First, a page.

When it comes to the defensive line, age is only a number to Georgia head coach Kirby Smart.
The Bulldogs will enter the 2016 season with a dearth of experience on the defensive line thanks to the departures of Sterling Bailey, Chris Mayes, James DeLoach and Josh Dawson. As a result, several freshmen will be called upon for meaningful minutes, such as Julian Rochester, David Marshall, Tyler Clark and Michail Carter.
It’s a prospect that Smart said isn’t disconcerting.
“We're going to have to play a lot of guys up front,” Smart said. “The plan is not about what year you are in school; it's how ready you are to play. Each one of those guys has repped in camp, so our expectation is all those guys would be able to perform to our standards.”
Rochester is one of the young players garnering the most attention. The 6-foot-5, 316-pound freshman has made strides during the preseason and was listed as one of the second-string defensive ends on the team’s latest depth chart.
Despite his felony arrest in April, Smart made it apparent Rochester will be good to go in the Georgia Dome.
“Why wouldn’t he (play)?” Smart said. “Julian's done everything we've asked Julian to do. He's done a great job for us, and we're excited about where Julian is.”
The man in front of Rochester on the depth chart, sophomore DaQuan Hawkins-Muckle, applauded Rochester and the rest of the freshman linemen for the way they’ve prepared before their first season.
“I've seen them work hard,” Hawkins-Muckle said. “They're coachable. I feel like they're looking up to us. We just have to keep doing whatever to make sure they feel ready to play.”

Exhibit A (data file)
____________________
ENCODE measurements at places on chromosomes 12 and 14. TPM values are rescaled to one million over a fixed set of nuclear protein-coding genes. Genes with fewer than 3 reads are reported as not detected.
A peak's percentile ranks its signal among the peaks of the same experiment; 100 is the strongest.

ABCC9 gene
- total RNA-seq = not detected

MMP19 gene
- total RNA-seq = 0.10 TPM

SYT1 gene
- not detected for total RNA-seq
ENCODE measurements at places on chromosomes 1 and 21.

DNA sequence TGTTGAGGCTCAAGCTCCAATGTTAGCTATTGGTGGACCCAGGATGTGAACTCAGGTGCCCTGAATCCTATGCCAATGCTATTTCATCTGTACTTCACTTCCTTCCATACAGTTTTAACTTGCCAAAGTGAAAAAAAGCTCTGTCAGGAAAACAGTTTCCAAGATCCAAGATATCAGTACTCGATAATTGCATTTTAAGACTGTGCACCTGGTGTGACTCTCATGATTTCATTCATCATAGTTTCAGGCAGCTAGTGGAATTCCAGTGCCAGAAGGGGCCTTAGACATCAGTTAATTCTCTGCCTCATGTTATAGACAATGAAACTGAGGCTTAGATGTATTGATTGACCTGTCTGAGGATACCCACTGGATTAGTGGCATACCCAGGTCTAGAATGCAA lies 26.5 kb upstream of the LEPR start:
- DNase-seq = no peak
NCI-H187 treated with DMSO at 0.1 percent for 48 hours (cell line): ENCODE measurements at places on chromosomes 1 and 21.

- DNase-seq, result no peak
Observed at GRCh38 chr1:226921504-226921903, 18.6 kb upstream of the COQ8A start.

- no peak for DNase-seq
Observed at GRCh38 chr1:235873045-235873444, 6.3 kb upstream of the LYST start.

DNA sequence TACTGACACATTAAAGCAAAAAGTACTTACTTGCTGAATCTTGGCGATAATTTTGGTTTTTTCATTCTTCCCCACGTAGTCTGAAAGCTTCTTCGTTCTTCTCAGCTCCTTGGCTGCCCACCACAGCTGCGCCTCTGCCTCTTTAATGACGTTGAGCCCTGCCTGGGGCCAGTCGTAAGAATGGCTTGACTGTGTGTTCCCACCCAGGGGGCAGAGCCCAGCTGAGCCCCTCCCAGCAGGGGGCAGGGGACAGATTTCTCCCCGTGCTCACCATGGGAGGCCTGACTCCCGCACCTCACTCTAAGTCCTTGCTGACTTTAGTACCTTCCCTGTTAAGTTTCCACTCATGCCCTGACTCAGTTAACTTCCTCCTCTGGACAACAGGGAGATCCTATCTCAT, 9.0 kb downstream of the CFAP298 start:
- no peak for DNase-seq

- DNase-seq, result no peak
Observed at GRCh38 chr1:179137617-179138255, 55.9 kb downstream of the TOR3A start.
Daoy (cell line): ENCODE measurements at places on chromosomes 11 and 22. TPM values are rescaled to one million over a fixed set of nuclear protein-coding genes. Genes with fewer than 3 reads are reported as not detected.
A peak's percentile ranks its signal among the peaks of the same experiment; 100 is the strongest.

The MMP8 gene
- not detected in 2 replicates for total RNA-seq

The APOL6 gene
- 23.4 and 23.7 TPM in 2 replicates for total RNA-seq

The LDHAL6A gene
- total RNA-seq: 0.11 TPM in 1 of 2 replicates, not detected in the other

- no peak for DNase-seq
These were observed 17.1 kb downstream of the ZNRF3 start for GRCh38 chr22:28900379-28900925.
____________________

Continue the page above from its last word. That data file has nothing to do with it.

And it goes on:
One year ago, Hawkins-Muckle was in their shoes as a freshman. This time around, he is among the players trying to mentor the newcomers. He kept his message simple for his new teammates, telling them the task ahead is nothing new from the ones they’ve faced in the past.
The stage is just a little bigger this time.
On the other side of the ball, senior center Brandon Kublanow gave glowing reviews about the new defensive linemen. He pointed out that their youth shouldn’t be used against them, and that the strength coach would hold them back if they weren’t up to the challenge of playing.
“I mentioned Julian the last time I was here, (but) I think they've all did a great job,” Kublanow said. “They're young kids, but they've developed really fast. I'm excited to see what they're going to bring for us Saturday.”
The age issue has been brought up several times concerning the team’s quarterback battle, but it is present at defensive line as well. On both fronts, Smart said there’s no hesitation in giving a freshman abundant playing time.
“If you're old enough to play, you're old enough to start,” Smart said. “If you're good enough to play, you're good enough to start. It comes down to what's the best opportunity for us. It's not about the age factor.”
Hawkins-Muckle sounded like he was imitating his new head coach when he was asked a similar question about the youth among his defensive line unit.
“Age don't matter,” Hawkins-Muckle said.